This was one of my favourite stalls at the fair housed within the Greenhouse, the section for emerging and young designers. Yellowdot has created a boutique collection of pieces that are experimental and playful whilst being equally sophisticated and polished.

It has created an exquisite partition screen out of collected egg shells held in resin and a set of lamps inspired by jelly moulds. Another favourite piece was an upholstered bench seat with round bolster cushions upholstered in traditional Turkish stiffened silk fabric.

2. Ekbacken Studio

Ekbacken Studio was presented as part of the Gallery Edition showcasing artists and designers presenting in galleries in the city of Stockholm as part of Stockholm Design Week. The entire gallery space was fascinating but I was specifically struck by two side tables created by Ekbacken Studio.

The base was made using 3D printed recycled waste material and the top from reconstituted stone terrazzo. I loved the contrasting nature of these materials and palette that was put together. The material elements work together to elevate this entirely recycled product into a luxurious and unique piece.

3. Älvsjö gård

Älvsjö gård, a new platform for experimental, research driven and collectible design, was a visual and decadent feast for any design lover. The exhibition was housed in an historic Swedish manor and the intricate rooms were filled with a varied collection of independent designers’ work from several contemporary galleries based across Sweden.

The works were bold, joyous, experimental and sassy. There is something especially beautiful arresting about engaging with contemporary design housed within a traditional and historic interior.

The progressions of time and history along with the advancements in critical thought and social conventions are evident and displayed when you pair the old with the new.

My favourite piece in the show was a glass light installation created by Frida Fjellman. The work was exquisite in both colour and form, masterful in technique and craft.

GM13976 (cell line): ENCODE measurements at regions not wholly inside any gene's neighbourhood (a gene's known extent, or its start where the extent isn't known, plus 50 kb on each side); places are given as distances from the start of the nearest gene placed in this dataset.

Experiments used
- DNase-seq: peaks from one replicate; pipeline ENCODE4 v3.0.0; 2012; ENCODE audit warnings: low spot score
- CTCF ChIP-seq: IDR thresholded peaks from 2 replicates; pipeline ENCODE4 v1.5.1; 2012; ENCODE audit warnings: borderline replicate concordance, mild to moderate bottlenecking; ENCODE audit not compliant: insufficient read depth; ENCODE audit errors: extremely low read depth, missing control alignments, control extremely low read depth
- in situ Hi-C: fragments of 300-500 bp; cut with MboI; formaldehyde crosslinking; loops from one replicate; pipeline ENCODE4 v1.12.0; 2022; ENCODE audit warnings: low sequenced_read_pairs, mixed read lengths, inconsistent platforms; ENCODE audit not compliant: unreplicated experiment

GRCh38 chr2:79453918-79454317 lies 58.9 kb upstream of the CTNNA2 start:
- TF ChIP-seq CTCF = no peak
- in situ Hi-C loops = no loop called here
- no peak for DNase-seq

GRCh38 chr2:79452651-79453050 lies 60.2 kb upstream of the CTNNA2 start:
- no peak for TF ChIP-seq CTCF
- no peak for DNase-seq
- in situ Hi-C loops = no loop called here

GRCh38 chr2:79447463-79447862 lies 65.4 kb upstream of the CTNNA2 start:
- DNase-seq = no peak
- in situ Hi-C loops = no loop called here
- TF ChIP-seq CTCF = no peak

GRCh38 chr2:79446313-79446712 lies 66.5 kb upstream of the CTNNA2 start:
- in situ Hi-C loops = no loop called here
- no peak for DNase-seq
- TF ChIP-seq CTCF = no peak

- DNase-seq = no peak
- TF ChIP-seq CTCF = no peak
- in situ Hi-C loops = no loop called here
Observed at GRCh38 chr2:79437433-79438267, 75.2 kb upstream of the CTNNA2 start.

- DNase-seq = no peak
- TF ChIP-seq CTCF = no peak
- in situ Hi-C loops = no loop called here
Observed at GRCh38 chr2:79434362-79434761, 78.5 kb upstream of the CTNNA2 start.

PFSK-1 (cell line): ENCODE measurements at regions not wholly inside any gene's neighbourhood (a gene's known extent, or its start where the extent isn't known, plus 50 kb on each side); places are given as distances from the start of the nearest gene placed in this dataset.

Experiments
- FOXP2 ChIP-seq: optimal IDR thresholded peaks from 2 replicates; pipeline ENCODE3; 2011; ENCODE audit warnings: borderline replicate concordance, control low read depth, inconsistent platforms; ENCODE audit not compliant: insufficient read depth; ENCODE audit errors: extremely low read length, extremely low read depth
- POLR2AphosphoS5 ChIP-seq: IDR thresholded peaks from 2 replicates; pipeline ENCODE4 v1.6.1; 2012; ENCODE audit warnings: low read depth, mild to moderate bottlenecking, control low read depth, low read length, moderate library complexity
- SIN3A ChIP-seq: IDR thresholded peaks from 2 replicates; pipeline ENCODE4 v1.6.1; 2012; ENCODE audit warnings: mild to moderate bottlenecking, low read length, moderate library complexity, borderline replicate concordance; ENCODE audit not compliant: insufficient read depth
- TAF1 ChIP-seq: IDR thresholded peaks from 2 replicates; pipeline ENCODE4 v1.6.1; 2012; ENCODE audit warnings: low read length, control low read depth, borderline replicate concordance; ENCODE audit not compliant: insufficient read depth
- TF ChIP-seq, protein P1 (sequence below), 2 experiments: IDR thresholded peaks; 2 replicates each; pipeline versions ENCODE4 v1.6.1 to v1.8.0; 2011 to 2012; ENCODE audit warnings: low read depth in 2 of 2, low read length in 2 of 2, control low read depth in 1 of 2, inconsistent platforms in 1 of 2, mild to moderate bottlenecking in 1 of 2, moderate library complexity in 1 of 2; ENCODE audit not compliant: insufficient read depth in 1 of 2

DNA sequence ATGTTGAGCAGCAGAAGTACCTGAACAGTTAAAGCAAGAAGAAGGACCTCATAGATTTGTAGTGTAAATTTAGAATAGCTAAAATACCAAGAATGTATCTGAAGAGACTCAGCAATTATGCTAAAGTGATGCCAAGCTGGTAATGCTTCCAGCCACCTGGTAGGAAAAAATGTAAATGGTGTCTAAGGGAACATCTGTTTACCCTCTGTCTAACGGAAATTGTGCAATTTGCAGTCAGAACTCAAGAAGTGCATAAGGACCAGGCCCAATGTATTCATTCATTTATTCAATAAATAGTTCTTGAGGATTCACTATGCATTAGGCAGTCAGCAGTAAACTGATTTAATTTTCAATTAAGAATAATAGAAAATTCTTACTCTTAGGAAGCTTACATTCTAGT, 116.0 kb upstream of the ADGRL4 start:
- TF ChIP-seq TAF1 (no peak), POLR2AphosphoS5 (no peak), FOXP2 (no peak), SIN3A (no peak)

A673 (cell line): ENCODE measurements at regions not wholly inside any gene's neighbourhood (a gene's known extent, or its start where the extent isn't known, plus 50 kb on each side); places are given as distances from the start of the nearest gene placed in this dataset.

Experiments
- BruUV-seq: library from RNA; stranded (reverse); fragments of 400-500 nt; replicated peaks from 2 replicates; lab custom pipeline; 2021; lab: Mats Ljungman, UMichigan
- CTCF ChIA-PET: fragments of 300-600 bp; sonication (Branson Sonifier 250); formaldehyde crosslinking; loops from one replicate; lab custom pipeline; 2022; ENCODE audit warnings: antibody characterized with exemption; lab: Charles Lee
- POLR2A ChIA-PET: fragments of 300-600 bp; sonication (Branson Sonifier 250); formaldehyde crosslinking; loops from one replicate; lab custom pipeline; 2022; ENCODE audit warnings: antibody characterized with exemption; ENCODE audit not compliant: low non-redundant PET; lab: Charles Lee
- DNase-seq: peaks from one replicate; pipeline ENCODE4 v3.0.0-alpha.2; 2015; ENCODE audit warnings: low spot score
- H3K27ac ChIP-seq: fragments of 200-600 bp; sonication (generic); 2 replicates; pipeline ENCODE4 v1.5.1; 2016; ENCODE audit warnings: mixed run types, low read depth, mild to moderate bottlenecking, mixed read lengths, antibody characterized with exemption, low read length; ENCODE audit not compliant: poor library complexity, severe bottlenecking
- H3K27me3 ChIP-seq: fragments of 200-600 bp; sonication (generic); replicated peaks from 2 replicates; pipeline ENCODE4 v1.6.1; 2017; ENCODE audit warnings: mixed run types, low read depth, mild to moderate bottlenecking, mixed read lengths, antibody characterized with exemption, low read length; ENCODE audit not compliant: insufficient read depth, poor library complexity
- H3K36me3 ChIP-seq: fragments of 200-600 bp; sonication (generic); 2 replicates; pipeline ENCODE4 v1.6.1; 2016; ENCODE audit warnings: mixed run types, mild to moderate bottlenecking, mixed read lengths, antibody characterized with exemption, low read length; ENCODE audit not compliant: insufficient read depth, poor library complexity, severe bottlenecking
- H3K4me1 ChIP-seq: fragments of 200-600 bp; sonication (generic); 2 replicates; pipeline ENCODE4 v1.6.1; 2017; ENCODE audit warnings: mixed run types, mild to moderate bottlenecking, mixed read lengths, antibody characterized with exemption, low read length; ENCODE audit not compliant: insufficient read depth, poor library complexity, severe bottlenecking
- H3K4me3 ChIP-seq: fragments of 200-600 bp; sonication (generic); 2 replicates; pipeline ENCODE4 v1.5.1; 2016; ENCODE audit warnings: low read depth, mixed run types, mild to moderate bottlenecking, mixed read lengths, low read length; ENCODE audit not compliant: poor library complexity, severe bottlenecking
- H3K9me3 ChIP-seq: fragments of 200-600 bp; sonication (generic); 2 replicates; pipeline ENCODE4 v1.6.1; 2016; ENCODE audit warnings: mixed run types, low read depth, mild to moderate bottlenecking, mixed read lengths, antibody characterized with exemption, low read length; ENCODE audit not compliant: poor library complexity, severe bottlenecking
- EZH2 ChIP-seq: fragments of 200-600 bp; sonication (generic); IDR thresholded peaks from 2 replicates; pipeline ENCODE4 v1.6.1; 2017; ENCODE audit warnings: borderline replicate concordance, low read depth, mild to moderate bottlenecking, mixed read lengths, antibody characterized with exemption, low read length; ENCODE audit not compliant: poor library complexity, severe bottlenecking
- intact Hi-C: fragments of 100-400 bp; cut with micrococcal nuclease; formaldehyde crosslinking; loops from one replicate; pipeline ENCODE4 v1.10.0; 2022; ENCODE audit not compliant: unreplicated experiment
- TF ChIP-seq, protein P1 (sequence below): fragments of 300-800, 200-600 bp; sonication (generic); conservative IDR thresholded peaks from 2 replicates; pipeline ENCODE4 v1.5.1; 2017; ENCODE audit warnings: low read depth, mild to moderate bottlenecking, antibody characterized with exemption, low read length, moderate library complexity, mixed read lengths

4. Lammhults

Lammhults is one of the oldest and most established furniture design companies in Sweden. Its stall at the fair was strikingly beautiful and drew me in with its French blue walls that created the perfect backdrop to house the colourful 1970s inspired furniture collection.

The forms were curvy, luxe and extra comfy; the palette strong. Bold primary colours have been used to upholster the furniture creating an overall feel of playfulness and fun. My favourite piece was the Bau modular seating series, which won the prestigious Furniture Of The Year Award at the Form Award 2023.  Available in Australia at KFive Furniture.

5. LoOok

This Neuron Activation Pod from LoOok blew my mind. Essentially a furniture pod that allows you to lie down in the office as it sends vibrational frequencies through your body to promote deep relaxation, rest and calm. The Neuron Activation Pod is designed for office environments to give workers either a rest or a pick me up throughout the day.

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I must say I was a little skeptical when I first hopped in to try out this sci-fi-looking piece but I was deeply relaxed and reset after being inside it for 10 minutes. This here is advanced technology meeting furniture design at a radical junction. Please send me one for Christmas! By the way, there is also a soundscape that cannot be heard outside the pod! Available in Australia at TCW.

Danielle Brustman
daniellebrustman.com


About the Author

Danielle Brustman

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Älvsjö gårdDanielle BrustmanEkbacken StudiofairfurniturekfiveLammhultsLoookStockholm Design WeekStockholm Furniture Fair


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Issue 59 - The Life Outside Issue

Issue 59

The Life Outside Issue

Introducing the Life Outside issue of Habitus magazine. With life increasingly being absorbed into a digital space, there is never a more important moment to hold something tangible. In this context, the power of nature to have a physiological impact on our sense of wellbeing has never been more important. So how can we cultivate the benefits of the our natural environment in the most intimate of places – our homes? This was the question that helped to bring this issue of Habitus to life.